The hidden area includes things we know about ourselves, but do not reveal to others.

The unknown area is unknown to both us and others.

As we learn more about ourselves the quadrants will change in size. The more we reveal to others about our hidden selves and the more we learn about our blind area, the more our unknown area will shrink. How do you think others see you? What do you think you don't know about yourself?

Going through this process helps us to develop a greater understanding of ourselves and others. It involves an element of risk since we have to disclose something of ourselves and be prepared to receive feedback from others. "Self-awareness should not be viewed as a state that we can attain completely – it is a constant voyage of discovery that is never complete" (8).


1 Rawlinson JW (1990) Self- awareness: conceptual influences, contribution to nursing, and approaches to attainment. Nurse Education Today. 10, 2, 111-117.

2 Goleman, D. (2006). Emotional intelligence: Why it can matter more than IQ. New York: Bantam Books.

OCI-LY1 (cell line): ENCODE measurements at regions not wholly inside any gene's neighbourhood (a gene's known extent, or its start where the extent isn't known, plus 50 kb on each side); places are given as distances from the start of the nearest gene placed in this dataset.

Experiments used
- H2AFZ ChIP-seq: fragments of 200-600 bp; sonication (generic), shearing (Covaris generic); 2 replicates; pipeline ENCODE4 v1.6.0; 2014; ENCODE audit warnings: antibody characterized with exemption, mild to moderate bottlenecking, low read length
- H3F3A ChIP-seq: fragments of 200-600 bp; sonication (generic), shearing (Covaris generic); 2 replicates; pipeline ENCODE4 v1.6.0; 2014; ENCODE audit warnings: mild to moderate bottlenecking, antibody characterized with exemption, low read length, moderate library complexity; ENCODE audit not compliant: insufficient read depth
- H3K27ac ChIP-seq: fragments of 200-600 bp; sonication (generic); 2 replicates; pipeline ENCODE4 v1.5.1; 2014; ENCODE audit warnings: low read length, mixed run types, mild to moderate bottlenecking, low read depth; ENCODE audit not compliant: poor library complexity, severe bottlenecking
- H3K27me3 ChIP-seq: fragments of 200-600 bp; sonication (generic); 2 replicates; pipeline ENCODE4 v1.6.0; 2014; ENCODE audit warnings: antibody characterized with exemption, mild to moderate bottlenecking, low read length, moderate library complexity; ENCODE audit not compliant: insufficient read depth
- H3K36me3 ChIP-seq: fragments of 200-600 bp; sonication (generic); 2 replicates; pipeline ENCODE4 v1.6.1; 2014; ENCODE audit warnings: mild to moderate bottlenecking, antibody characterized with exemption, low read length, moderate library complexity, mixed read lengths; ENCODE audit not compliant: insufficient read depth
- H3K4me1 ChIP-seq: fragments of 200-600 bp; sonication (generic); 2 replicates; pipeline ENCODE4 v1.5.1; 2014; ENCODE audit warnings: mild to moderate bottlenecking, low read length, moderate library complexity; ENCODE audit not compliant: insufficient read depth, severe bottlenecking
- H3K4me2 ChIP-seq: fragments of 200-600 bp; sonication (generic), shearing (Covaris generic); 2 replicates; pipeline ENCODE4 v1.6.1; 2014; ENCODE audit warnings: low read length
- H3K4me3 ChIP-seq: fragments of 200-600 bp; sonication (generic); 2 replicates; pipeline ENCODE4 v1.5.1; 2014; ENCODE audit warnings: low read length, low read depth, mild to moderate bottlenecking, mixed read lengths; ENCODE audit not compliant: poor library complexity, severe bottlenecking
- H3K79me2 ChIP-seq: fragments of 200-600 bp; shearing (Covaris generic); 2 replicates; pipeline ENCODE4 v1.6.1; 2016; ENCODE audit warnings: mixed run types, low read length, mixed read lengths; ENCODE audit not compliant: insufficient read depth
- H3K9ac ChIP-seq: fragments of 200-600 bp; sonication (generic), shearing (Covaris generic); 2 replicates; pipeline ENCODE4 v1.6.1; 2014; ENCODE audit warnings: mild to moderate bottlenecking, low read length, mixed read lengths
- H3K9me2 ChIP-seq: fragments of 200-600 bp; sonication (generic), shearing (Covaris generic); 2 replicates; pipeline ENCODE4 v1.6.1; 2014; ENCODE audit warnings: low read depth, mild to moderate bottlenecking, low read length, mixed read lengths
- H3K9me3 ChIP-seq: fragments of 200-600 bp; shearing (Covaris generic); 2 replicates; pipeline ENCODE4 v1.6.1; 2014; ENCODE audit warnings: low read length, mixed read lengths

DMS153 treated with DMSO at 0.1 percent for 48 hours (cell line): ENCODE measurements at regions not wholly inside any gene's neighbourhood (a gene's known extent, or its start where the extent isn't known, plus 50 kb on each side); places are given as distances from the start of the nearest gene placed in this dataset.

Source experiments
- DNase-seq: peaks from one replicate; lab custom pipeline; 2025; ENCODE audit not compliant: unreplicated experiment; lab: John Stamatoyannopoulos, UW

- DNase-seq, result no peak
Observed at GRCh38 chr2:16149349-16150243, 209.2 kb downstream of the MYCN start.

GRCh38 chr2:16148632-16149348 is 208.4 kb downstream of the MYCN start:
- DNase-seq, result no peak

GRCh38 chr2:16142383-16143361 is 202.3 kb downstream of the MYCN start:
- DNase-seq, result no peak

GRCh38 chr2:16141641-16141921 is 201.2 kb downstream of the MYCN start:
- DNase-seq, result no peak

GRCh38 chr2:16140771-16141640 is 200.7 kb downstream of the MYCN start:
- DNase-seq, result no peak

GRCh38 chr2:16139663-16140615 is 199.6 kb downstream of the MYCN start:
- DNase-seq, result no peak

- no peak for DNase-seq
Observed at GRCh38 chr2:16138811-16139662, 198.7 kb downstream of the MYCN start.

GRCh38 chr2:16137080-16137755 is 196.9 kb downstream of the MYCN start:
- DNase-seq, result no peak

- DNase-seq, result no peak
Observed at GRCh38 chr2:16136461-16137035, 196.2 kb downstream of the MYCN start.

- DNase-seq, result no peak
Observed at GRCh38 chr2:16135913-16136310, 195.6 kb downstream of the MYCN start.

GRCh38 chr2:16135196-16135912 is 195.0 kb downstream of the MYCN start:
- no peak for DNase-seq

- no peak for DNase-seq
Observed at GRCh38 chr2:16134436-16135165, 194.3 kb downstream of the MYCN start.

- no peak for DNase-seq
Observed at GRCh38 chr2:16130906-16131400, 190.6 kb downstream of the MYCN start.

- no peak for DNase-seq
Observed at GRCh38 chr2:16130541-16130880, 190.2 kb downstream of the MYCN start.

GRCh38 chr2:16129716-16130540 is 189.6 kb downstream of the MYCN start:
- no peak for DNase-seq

3 Leahy, R. (2005) The Worry Cure: Seven Steps to Stop Worry from Stopping You.

4 Terasawa, Y., Kurosaki, Y., Ibata, Y., Moriguchi, Y., & Umeda, S. (2015). Attenuated sensitivity to the emotions of others by insular lesion. Frontiers in psychology, 6, 1314. doi:10.3389/fpsyg.2015.01314

5 Goleman, D. (2013). Focus: The hidden driver of excellence. New York, NY, US: HarperCollins Publishers.

6 Ambady, Nalini; Rosenthal, Robert (March 1992). "Thin slices of expressive behavior as predictors of interpersonal consequences: A meta-analysis". Psychological Bulletin. 111 (2): 256–274. CiteSeerX doi:10.1037/0033-2909.111.2.256.

7 Luft, Joseph (1972). Einfuhrung in die Gruppendynamik.

8 Burnard P (1986) Integrated self-awareness training: a holistic model. Nurse Education Today. 6, 5, 219-22